My grandfather had an interesting technique for gauging the health of the economy. He loved Hershey chocolate bars with almonds, and over the years, he noted an uncanny correlation between the sentiment of the US economy and the number of almonds in his candy. Lots of almonds meant a booming economy while relatively few almonds meant troubled times.
I have discovered an equally non-scientific barometer for public sentiment: taxi drivers. Some cab drivers love to strike up conversations with their passengers, and these talkative cabbies must converse with dozens (if not hundreds) of people each day. After so many interactions, these drivers develop an encompassing exposure to prevalent news, opinions, and trends in American culture.
I jumped into a taxi yesterday and found myself in conversation with the driver. In my experience, Joe America seems poorly educated on renewable energy. So, I was quite surprised when the cab driver segued from conversation about the weather into asking me if I had ever considered putting solar panels on my home. It turned out that for several weeks his passengers bemoaned the price of gasoline and the impact of fossil fuels on global warming. So, he decided to explore renewable technologies for himself. Over the course of the drive we discussed fuel cells, plug-in hybrid cars, and hydrogen. The level of expertise displayed by this cabbie was extraordinary; I felt like I was speaking with an engineering colleague at MIT.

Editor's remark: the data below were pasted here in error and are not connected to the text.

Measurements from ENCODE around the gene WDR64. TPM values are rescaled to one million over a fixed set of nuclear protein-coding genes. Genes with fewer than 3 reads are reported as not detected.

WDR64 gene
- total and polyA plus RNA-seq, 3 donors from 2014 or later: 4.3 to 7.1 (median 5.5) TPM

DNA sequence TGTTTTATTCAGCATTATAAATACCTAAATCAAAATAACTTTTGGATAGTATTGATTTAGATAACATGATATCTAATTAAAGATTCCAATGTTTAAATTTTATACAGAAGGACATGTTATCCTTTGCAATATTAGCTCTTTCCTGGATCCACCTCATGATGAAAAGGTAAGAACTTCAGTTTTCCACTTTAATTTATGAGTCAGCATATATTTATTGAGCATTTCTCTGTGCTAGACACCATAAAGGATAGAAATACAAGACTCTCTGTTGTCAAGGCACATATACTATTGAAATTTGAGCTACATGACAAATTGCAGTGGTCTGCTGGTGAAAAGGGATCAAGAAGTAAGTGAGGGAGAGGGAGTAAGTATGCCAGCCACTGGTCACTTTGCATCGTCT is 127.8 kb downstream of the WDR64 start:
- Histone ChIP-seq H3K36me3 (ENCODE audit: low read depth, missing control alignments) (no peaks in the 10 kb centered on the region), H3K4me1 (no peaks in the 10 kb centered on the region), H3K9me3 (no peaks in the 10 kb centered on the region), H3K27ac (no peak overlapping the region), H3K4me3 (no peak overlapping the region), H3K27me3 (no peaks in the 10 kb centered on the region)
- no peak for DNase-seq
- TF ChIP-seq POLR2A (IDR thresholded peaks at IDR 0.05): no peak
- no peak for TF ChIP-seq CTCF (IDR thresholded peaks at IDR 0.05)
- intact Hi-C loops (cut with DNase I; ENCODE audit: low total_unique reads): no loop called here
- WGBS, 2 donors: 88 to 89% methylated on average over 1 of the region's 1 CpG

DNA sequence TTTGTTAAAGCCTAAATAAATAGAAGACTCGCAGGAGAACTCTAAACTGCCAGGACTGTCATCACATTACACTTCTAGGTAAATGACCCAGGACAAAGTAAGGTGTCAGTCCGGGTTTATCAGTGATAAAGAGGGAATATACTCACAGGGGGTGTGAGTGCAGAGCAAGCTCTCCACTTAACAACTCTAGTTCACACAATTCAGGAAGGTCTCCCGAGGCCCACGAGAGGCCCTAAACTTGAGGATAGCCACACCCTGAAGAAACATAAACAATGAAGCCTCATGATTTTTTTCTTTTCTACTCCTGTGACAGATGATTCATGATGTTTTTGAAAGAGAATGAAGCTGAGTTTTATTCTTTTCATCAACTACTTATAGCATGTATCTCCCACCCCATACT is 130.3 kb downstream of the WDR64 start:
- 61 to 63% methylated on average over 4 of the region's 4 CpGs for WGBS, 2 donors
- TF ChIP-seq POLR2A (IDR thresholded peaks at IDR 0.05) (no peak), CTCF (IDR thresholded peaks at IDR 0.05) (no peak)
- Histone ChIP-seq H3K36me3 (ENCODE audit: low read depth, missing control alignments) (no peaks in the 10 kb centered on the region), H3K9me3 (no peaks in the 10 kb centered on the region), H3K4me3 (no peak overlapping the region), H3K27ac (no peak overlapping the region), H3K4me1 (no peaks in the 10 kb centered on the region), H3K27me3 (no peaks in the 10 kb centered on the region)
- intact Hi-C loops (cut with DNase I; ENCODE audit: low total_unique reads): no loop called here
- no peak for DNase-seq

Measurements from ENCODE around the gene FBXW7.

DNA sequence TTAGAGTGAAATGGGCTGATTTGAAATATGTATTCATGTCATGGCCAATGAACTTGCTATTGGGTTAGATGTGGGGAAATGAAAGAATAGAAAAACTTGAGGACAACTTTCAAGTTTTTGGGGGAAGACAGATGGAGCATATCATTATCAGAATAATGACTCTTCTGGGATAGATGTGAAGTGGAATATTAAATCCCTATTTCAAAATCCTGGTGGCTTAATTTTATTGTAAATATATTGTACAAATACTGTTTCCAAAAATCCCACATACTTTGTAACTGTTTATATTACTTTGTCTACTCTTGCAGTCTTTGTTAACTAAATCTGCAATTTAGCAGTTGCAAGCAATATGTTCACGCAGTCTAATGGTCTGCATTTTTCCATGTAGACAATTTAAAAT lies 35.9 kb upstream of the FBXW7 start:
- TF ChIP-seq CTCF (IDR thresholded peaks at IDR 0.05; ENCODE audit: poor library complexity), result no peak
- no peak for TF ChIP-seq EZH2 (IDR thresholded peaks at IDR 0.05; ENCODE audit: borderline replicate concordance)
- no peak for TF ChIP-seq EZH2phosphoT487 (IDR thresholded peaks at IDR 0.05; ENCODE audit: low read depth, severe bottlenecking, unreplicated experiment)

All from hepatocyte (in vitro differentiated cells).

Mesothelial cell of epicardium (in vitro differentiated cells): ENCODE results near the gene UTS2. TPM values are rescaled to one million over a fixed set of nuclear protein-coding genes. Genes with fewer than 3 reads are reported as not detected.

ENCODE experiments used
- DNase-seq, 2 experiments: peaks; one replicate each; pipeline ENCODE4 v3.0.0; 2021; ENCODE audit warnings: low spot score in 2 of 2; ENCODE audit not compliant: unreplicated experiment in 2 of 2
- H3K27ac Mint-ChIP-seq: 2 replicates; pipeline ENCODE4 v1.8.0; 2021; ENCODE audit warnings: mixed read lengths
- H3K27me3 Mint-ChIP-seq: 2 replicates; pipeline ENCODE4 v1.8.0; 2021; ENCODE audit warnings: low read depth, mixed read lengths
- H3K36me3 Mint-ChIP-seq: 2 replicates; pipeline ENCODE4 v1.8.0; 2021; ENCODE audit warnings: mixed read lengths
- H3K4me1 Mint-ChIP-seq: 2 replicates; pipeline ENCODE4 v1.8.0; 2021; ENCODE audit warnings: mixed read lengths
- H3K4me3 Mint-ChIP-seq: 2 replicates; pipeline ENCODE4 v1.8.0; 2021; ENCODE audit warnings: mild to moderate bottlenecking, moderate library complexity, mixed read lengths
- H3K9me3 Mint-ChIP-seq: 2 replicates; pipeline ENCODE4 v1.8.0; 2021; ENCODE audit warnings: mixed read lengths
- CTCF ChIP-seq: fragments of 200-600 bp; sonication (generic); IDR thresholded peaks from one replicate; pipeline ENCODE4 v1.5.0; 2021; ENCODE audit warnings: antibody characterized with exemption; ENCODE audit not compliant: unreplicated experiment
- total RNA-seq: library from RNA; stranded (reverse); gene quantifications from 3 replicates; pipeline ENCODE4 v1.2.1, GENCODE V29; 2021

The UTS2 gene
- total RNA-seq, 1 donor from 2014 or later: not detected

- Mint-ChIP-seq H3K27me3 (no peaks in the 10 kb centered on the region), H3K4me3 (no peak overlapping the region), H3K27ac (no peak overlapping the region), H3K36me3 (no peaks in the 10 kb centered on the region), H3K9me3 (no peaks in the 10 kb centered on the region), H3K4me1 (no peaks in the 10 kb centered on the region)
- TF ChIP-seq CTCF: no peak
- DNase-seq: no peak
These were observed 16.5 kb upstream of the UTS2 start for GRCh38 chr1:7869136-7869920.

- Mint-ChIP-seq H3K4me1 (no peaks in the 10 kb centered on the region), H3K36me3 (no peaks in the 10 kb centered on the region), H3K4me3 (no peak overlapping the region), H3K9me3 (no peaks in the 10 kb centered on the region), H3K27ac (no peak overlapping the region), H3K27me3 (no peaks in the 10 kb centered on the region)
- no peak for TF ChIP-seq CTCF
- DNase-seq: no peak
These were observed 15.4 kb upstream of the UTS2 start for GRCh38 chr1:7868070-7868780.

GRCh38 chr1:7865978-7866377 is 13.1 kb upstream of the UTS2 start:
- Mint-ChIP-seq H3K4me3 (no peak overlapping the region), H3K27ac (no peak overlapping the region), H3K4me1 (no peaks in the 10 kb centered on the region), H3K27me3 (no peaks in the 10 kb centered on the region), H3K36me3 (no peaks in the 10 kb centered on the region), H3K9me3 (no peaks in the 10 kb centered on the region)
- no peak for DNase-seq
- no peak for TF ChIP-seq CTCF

Coincidentally, USA Today ran a green energy story yesterday, “Doing right thing isn’t easy, even for those who want to”. This article indicated that 60% of Americans think global warming has affected the climate, and most believe more individual effort is needed to reduce greenhouse gas emissions. However, the article also cited a poll suggesting that 58% of Americans could not identify a source of renewable or sustainable energy (i.e., solar or wind). This mixed result suggests to me that the will to change exists, but the public knowledge base has not yet caught up with this desire.
I suspect that given his access to so many people, my cab driver was ahead of curve with respect to knowledge on renewable energy and global warming. Nonetheless, he serves as an indicator of the forthcoming wave of public action to reverse America’s fossil fuel gluttony.
Hopefully predicting the future using a taxi driver is more accurate than counting almonds in a chocolate bar.
For more Design News blog opinions concerning global warming, check out “Global warming is just a media scam, right Chuck?” by John Dodge and “No, global warming is not a ‘media scam’, John” by Chuck Murray.